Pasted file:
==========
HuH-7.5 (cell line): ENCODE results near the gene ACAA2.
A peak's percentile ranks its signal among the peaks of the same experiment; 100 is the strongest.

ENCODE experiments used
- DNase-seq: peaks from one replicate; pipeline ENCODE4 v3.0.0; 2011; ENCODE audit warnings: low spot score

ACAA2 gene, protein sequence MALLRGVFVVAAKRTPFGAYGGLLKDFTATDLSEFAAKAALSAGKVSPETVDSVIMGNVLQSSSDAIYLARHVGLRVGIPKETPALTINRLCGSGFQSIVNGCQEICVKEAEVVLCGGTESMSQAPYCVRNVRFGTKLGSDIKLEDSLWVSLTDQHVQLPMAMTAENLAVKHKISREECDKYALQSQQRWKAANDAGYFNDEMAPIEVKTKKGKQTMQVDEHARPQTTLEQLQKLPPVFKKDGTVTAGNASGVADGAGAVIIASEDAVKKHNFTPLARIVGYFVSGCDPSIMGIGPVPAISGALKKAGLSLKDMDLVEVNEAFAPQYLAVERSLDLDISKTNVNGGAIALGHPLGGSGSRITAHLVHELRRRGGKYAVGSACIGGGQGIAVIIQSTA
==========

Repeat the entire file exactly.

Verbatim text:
HuH-7.5 (cell line): ENCODE results near the gene ACAA2.
A peak's percentile ranks its signal among the peaks of the same experiment; 100 is the strongest.

ENCODE experiments used
- DNase-seq: peaks from one replicate; pipeline ENCODE4 v3.0.0; 2011; ENCODE audit warnings: low spot score

ACAA2 gene, protein sequence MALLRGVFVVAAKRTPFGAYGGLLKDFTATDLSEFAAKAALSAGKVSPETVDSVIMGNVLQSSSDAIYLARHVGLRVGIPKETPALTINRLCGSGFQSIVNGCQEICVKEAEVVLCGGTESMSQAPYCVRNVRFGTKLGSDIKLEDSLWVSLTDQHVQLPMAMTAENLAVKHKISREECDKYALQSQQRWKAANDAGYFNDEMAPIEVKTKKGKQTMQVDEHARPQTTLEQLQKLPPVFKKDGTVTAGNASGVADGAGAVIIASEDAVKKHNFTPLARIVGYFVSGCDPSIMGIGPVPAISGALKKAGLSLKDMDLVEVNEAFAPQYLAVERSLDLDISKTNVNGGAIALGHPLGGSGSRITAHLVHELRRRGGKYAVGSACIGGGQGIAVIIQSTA